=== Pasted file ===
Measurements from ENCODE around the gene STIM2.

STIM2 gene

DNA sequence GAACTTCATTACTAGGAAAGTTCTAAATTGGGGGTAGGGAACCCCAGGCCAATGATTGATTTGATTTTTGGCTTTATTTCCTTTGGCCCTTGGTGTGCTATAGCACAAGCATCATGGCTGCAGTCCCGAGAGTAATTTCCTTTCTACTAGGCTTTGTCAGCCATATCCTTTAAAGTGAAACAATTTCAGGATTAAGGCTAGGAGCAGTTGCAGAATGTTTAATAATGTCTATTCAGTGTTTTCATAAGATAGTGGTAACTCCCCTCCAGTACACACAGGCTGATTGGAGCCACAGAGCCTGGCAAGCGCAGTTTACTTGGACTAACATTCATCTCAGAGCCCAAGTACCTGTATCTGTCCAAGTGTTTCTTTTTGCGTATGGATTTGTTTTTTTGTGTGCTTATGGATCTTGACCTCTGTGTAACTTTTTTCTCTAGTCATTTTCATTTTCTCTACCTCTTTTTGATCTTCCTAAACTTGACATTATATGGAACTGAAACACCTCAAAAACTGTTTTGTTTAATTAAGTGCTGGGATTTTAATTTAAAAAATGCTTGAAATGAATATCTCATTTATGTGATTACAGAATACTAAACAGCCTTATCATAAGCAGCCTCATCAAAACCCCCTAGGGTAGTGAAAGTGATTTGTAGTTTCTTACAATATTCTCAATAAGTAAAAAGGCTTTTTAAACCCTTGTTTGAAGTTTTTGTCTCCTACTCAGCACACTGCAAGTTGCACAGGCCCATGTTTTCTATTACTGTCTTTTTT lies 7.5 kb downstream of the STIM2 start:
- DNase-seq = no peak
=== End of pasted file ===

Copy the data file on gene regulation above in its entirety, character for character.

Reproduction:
Measurements from ENCODE around the gene STIM2.

STIM2 gene

DNA sequence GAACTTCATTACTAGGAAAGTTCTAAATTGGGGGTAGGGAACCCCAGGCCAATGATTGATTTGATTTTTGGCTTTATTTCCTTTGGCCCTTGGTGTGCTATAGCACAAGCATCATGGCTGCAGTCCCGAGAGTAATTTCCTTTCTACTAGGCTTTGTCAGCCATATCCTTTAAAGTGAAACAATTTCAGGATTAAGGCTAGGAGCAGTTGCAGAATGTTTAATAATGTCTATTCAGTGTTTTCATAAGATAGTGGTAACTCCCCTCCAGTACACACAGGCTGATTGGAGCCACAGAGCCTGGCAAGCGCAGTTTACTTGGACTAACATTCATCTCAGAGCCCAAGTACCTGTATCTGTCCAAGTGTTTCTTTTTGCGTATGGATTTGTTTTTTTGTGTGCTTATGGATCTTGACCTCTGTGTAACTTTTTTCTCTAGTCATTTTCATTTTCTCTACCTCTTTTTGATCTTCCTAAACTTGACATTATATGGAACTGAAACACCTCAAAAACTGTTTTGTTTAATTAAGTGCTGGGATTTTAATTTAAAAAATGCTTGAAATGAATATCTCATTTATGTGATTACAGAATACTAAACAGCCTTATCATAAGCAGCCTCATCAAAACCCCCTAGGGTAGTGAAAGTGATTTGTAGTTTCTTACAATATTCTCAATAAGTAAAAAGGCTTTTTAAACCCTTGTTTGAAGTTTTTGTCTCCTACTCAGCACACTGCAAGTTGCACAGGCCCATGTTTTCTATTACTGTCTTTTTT lies 7.5 kb downstream of the STIM2 start:
- DNase-seq = no peak